“We move 180,000 people a day right now and the majority of which are into and out of the downtown core. We’re probably going to break 50 million passenger trips this year and most of it is into this downtown, serving the business community of the downtown of Toronto.”
If you ask Gary McNeil what the No. 1 concern for GO Transit is, he will likely say ontime performance. With performance dropping by nearly 20 percent recently, this is a major concern for the agency and a major complaint of its riders. What makes it all that more difficult is that CN and CP dispatch GO’s trains for them, which leads to a collision of philosophies.
“This is the hard thing for us. It’s kind of like … there has been a bit of a philosophy change I think in the railways. Five years ago or whatever there was a philosophy out there that says a scheduled train takes precedence over an unscheduled train. So if you’ve got a scheduled train move that would have a priority,” McNeil says.
“It seems that the railways are slipping freights in front of us and also slipping VIA trains (Canada’s interregional rail service) in front of us, which then causes us to have like a, in the case of a freight train, 20-minute hit because it takes that long for the freight train to get through the block it’s operating because the block could be 3km long.
“And likewise with the VIA train, although they slip them in front of us, typically the VIA train is operating about 95 mph, so it’s going a lot faster. Our GO trains operate at a maximum speed of 80 right now. So sometimes when they slip in front of us it has less of an impact. But still if that causes us a delay to get out into that window, typically it’s impacting another train that was operating in another window and it ripples right through the system. So our ontime performance has been suffering quite a bit.”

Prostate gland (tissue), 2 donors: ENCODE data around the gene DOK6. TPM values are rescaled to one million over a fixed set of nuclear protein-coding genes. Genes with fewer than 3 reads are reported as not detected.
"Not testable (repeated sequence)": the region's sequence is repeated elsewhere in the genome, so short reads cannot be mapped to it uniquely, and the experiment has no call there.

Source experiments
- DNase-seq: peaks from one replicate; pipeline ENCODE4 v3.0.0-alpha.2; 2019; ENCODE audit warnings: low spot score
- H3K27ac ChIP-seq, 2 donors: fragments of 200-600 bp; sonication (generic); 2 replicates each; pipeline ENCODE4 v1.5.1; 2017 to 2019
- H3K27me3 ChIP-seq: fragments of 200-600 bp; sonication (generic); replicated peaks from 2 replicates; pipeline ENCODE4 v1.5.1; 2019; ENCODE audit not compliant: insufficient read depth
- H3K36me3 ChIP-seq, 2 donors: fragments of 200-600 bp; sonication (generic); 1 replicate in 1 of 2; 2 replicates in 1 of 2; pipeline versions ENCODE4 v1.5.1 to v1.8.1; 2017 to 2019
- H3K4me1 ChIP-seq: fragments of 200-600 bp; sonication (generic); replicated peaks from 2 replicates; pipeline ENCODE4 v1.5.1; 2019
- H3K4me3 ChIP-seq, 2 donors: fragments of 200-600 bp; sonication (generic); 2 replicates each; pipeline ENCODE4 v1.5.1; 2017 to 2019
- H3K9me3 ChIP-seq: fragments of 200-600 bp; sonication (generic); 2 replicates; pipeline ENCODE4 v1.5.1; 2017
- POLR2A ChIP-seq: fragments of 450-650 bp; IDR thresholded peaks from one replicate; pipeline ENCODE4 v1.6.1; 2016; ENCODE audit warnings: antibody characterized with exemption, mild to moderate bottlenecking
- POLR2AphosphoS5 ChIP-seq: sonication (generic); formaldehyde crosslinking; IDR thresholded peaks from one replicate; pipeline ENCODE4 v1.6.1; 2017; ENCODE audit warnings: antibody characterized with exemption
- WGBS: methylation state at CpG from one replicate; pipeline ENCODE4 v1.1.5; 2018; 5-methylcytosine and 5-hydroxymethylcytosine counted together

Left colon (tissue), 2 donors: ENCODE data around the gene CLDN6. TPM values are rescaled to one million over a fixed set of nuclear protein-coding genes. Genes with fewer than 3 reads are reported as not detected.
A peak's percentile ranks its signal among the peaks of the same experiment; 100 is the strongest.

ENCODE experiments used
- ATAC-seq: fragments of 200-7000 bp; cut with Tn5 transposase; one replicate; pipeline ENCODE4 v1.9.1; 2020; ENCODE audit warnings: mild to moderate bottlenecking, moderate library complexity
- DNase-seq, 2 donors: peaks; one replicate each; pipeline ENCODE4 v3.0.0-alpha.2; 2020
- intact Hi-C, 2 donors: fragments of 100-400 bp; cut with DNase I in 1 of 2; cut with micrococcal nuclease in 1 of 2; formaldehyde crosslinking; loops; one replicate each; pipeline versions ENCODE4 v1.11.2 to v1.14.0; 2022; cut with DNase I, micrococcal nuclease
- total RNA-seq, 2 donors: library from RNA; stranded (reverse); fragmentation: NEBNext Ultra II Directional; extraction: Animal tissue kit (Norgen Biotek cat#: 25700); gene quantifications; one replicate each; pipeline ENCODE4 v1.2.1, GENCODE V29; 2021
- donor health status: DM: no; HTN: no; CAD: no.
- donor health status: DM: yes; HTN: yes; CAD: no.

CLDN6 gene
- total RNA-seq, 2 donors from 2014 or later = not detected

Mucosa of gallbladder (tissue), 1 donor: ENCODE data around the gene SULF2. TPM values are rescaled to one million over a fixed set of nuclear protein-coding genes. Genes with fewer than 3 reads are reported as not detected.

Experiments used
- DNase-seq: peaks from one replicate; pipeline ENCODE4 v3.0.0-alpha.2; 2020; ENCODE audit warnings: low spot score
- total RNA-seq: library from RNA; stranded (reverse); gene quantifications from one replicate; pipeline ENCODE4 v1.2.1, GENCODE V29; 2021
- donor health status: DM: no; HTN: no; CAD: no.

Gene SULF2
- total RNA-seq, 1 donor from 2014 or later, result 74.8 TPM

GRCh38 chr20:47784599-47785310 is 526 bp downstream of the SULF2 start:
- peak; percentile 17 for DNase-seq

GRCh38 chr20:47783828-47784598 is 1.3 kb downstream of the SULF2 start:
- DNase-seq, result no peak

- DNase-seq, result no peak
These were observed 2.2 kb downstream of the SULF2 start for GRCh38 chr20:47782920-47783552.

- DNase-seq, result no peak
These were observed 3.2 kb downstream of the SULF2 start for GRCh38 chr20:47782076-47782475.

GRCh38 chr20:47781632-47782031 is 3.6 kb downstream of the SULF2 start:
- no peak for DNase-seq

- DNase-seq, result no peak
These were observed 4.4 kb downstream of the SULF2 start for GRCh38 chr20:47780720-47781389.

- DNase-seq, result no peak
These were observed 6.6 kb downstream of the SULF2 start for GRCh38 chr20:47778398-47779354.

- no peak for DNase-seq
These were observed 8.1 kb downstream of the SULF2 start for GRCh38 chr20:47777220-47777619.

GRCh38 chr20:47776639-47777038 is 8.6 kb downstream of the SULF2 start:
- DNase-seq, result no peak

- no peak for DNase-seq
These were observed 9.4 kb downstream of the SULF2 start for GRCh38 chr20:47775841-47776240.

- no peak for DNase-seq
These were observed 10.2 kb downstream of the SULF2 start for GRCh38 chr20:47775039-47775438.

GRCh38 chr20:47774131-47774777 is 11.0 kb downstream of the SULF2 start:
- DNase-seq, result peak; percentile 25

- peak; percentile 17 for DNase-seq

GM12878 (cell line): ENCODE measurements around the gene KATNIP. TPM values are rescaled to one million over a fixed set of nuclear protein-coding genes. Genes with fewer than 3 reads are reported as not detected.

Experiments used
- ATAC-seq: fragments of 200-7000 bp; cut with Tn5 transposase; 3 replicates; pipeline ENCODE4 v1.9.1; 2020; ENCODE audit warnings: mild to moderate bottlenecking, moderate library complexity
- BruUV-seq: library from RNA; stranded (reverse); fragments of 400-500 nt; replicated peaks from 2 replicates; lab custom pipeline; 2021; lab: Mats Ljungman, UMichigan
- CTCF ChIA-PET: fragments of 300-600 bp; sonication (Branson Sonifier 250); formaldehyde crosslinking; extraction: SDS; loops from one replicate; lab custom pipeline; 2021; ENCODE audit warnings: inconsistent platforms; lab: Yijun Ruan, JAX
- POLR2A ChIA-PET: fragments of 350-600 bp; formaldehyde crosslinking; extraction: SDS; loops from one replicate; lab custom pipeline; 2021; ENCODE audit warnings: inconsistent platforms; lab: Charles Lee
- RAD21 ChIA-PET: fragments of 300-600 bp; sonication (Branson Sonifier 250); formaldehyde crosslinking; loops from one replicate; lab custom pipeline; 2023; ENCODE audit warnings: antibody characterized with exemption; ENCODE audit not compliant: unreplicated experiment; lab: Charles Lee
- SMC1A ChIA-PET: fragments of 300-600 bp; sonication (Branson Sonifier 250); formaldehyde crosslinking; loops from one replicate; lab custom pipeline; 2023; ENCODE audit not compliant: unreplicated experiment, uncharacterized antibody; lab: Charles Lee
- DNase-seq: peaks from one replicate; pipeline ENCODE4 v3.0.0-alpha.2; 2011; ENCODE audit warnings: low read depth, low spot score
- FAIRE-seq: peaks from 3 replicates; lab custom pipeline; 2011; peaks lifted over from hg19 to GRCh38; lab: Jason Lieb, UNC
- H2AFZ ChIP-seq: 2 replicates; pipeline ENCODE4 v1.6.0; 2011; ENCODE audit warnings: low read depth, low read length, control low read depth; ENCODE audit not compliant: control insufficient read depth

McNeil says the railways state that their profit lies in moving freight, so the freight trains will get priority. And now with profits being ever more critical, GO isn’t getting the priorities they used to. And GO’s customers?
“They hate us,” McNeil flatly states.
“Probably the last six months have been really, really bad for us. We’ve historically maintained an ontime performance level of anywhere from 90 to 95 percent and in January we were down to 77 percent. We seem to be holding at around 82 percent right now, 82 to 85 percent. Without much signs of really significant improvements, and it’s a combination, some of them are our fault because our equipment is getting old, and we’re bringing new locomotives on board, but it takes time to cycle a new locomotive onboard.
“So we’ve got equipment problems. We’re fighting a lot of signal problems from the railways. Their infrastructure is old. It almost seems and I can’t prove it, but it almost seems like they’ve stopped preventative maintenance. It seems like it’s more of a failure maintenance, a mode, in order to cut costs. So the signal maintenance size is probably a lot smaller than it was before.”
McNeil admits that the problem is again a clashing of philosophies and a concept of time — both wildly different when it comes to comparing freight versus commuter rail service.
“When a signal goes out, for example, when you have a signal problem on the Lakeshore Line, it may take about an hour to two hours to fix that signal problem. That doesn’t impact the freight to any extent at all,” McNeil says.
“For them coming in and fixing something in two hours doesn’t have a big impact on them, whereas for us it’s a big impact on our customers. So like I said, our customers are really not too happy with us.”
McNeil admits that while the GO Trains are operated by CN and CP crews, for the riders this makes little difference.
“From the riders’ perspective they are getting on a GO train, the CN crews which operate on our trains wear GO uniforms. So from the riders, they just go, ‘yeah there may be an issue with a CN plant, but you are responsible for the trip, so fix it with CN.’”